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FDA Meeting Should Clarify Path for Neurocrine Bio's Efforts

Includes: ABT, NBIX
by: BioNap

Neurocrine Bio (NASDAQ:NBIX) and Abbott Labs (NYSE:ABT) are scheduled to sit down with the Division of Reproductive Products at the FDA for a "end of phase 2" (Type-B) meeting in late March 2011. In total, Neurocrine and Abbott should be able to bring to the FDA data from 12 phase I programs and 6 phase II programs (2 phase IIa and 4 phase IIb) on roughly 1,000 patients. The goal of the meeting is to finalize plans for the phase 3 meeting, which we expect to start in second quarter 2011. We expect that the pivotal phase 3 program will include two large-scale (n~500) patient programs with co-primary dysmenorrhea and non-menstrual pelvic pain endpoints. Secondary endpoints, including dyspareunia and a patient global impression of change (PGIC) will also be assessed. We also expect there to be a long-term (n~400) safety program. Abbott has plans for a separate phase 3 program for the European submission after discussions with the EU regulatory authority.

Background Info on Endometriosis

Endometriosis is a medical condition characterized by growth of the endometrium (uterine tissue) outside of the uterus, most usually on the pelvis, that affects an estimated 100 million women of reproductive age worldwide, or about 5-10% of the female population, according to the World Endometriosis Foundation. There are an estimated 8 million women affected by endometriosis in the U.S. Endometriosis also occurs in a small percentage (2-4%) of postmenopausal women. Symptoms of endometriosis are severe recurring pain that can include dysmenorrhea (menstrual pain), dyspareunia (painful sex), dyschezia (painful bowel movements) and dysuria (painful urination).

Endometriosis is caused by an excess of the hormone estrogen, and thus can manifest during peak reproductive years. Hereditary and environmental factors, as well as associated infections (such as HPV), can increase incidence and severity. The disease is often treated, ineffectively, by a number of medications. NSAIDs are used to treat mild-to-moderate pain associated with endometriosis. Progesterone or progestin and hormonal contraceptives are used to regulate estrogen levels when appropriate. In fact, industry data show that almost 20% of all oral contraceptives prescribed are written specifically for the treatment of endometriosis. Steroids and aromatase inhibitors are used to block estrogen levels and endometrium growth. However, these have significant negative side effects. Lupron, an injectable gonadotropin depo shot, is used to lower estrogen levels and slow endometrium growth. However, Lupron shuts down estradiol production and puts the body into “medicated menopause," resulting in significant side effects such as hot flashes and a reduction in bone mineral density. In the most severe cases, a hysterectomy is performed.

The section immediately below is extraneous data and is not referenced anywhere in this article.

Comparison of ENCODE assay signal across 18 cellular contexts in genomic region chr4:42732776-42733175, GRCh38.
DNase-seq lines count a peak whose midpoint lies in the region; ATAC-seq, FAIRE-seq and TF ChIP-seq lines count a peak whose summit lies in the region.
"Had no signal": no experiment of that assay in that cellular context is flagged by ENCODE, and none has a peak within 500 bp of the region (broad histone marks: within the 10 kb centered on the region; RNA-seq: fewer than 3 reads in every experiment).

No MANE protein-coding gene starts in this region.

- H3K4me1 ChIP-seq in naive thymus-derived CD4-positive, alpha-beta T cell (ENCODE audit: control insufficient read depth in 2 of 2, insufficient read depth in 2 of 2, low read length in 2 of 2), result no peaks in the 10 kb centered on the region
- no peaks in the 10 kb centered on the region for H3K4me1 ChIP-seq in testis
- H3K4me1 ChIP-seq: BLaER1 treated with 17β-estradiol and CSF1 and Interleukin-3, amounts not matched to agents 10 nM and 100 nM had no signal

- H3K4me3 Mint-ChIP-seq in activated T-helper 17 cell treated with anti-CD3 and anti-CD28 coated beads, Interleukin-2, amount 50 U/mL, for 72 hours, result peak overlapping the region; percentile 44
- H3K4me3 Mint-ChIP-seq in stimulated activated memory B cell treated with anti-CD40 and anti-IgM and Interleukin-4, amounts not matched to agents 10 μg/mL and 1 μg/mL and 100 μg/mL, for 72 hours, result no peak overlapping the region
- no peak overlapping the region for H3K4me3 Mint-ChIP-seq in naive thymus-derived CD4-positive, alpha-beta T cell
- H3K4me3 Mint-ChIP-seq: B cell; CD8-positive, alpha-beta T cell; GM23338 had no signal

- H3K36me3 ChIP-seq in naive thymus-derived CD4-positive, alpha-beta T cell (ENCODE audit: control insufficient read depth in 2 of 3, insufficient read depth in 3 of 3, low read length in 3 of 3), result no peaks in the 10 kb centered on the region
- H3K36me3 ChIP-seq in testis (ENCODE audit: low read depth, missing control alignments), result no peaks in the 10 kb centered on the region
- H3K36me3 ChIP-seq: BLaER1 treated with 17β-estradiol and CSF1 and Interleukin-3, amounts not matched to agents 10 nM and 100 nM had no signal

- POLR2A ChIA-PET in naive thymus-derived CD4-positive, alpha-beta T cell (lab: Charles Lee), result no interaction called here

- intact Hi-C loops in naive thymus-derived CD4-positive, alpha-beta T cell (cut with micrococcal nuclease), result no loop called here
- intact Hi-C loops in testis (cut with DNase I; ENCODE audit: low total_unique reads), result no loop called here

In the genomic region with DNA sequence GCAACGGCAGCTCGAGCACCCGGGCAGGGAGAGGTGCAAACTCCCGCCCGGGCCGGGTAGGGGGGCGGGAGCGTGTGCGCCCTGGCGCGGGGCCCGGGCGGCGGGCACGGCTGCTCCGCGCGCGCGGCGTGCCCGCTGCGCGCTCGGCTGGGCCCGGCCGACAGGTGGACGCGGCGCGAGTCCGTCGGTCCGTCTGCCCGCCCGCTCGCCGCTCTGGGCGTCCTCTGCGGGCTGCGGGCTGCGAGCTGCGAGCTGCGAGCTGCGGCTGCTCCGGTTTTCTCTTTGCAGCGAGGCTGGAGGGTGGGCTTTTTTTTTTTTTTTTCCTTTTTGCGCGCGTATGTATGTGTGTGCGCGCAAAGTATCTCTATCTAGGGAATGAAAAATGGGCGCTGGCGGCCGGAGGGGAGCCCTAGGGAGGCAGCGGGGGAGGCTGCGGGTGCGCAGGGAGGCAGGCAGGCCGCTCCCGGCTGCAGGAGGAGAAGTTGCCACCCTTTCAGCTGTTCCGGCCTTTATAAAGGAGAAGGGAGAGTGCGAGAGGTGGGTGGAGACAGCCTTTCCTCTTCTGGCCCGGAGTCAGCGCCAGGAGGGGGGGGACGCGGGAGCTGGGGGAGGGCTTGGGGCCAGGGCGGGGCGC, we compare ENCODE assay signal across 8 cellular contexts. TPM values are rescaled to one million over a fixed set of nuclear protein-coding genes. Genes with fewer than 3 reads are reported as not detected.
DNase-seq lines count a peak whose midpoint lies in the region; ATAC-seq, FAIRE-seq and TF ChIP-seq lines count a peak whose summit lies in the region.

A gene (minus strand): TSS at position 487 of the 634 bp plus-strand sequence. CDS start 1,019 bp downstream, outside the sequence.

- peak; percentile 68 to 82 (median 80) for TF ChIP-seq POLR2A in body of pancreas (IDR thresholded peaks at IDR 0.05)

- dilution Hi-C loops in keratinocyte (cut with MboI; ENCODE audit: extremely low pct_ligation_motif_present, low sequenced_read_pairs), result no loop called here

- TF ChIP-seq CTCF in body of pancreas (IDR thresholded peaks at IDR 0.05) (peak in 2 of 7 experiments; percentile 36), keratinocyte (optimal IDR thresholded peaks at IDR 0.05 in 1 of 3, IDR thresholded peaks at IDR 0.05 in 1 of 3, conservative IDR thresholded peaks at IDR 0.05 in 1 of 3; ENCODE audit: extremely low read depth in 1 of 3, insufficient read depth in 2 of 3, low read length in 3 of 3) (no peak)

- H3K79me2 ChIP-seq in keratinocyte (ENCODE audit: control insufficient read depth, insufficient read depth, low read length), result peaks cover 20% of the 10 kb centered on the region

Elagolix, a gonadotropin-releasing hormone (GnRH) antagonist has efficacy characteristics similar to Lupron for the treatment of endometriosis, but with less potential for bone mineral density loss. It is also the first oral small molecule GnRH antagonist. The drug works by blocking the action of GnRH and suppressing luteinizing hormone and follicle-stimulating hormone. There are a few other GnRH molecules on the market, but none that are oral in dosing or have amassed the clinical data of elagolix. Therefore, we believe that Neurocrine can achieve significant market share gains with elagolix upon commercialization. Most women shy away from Abbott’s Lupron due to side effects. Nevertheless, Abbott is still the market leader in this category. As such, we believe that Neurocrine has the ideal pharmaceutical partner to further develop and commercialize elagolix.
Peak sales for elagolix in the U.S. are $500 million. We believe a specialty Ob/Gyn sales force of 200 to 250 representatives can effectively target greater than 90% of the market.

Positive On Neurocrine Bio

We remain optimistic on Neurocrine Bio. The company's balance sheet on December 31, 2010, reflected total assets of $144 million, including cash and investments of roughly $135 million. Management expects to end the year with roughly $130 million in cash and investments.
Revenues are expected to increase to approximately $75 million to $80 million in 2011. We currently forecast net income in 2011 at $37.3 million, with EPS at $0.66.

The company should see its lead product candidate enter phase 3 trials during the second quarter of 2011. Meanwhile, phase 2 programs with Urocortin-2 and VMAT-2 are also moving forward with little cost to the company. We believe Neurocrine is in an outstanding position to build shareholder value over the next several years based on these factors. We recommend accumulating the stock at today’s price, up to our $12 target.

Disclosure: I have no positions in any stocks mentioned, and no plans to initiate any positions within the next 72 hours.